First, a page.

Magazine article Anglican Journal

CoGS Hears of Slavery Horrors

Magazine article Anglican Journal

CoGS Hears of Slavery Horrors

Article excerpt

Siobhan Bennett, a youth member from the ecclesiastical province of Ontario, had tears in her eyes even before she started addressing the other members of Council of General Synod (CoGS). It wasn't long before they knew why.

Bennett had asked if she might share something from her own life at a session on human trafficking June 24. As she fought to speak through her tears and sobs, she told them of an extremely disturbing encounter she'd had with the world of human trafficking and child sex trade.

Several months after she had started working at a Niagara Falls, Ont., hotel, Bennett said, a woman came into the hotel with a girl she said was her daughter. The girl, Bennett thought, couldn't have been more than 14 years old. During the roughly two weeks that the two stayed at the hotel, the woman would talk to Bennett fairly regularly--it was her job, after all, to give the woman dinner recommendations or to set her up with tours. The woman would often talk to Bennett about what she had done that day and reward her with tips, and eventually, Bennett said, she came to see her as a friend of sorts.

Then two undercover police officers arrived at the hotel, saying they suspected someone staying there of human trafficking. Eventually they arrested the woman. Even more shocking, Bennett's supervisor took her aside to tell her he had noticed the woman seemed especially interested in her, and he suspected she had been considering targeting her.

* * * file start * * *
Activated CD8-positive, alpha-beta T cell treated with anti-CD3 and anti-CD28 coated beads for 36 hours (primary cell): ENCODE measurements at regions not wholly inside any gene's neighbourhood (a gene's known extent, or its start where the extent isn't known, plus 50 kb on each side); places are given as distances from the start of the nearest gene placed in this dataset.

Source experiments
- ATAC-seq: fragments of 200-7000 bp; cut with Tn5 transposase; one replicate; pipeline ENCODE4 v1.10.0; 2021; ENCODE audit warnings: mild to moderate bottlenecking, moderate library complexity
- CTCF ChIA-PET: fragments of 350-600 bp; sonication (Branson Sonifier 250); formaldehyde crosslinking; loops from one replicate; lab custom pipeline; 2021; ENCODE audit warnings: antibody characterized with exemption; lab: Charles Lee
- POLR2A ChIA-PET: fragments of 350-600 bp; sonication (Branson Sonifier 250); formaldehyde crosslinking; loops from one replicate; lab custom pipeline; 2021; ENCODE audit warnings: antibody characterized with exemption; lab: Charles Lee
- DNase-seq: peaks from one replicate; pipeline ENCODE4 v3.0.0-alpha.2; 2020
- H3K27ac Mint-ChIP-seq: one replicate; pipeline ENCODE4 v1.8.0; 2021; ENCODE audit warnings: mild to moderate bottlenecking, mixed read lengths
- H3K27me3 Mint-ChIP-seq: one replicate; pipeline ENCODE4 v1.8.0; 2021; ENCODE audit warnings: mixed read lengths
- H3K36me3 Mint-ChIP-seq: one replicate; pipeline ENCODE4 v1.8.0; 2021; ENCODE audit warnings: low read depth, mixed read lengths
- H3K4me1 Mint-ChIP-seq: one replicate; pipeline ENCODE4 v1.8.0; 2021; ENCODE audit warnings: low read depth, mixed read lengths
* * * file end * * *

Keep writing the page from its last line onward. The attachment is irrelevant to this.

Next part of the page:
The episode, Bennett said, hit her very hard, for a number of reasons. "I didn't go back to work for like three days because I felt so dirty. I felt terrible," she said. "This girl that was with her wasn't her daughter--it was a victim. And I don't know what happened to her...We were told that after they checked out, when the police went into the room, and when the maid service went in, that there were needles all over the floor...there were drugs, there were all kinds of nasty, horrible things in the room."

Bennett said she "can't even begin to imagine" what the victim went through. "The number of times that she was at the front desk with an iPhone...and she wasn't saying anything--she didn't look at me for help, she didn't ask for anything, and I just wish that I could have known."

Bennett's story was just one of a number of human trafficking-related presentations CoGS heard at the session, which also included prayer and the lighting of candles by Archbishop Fred Hiltz, primate of the Anglican Church of Canada; the screening of a short film on human trafficking by Anglican Video; and several minutes of silent reflection.

The session concluded with a motion that CoGS endorse an an anti-human trafficking resolution approved by the Anglican Consultative Council in 2012. …

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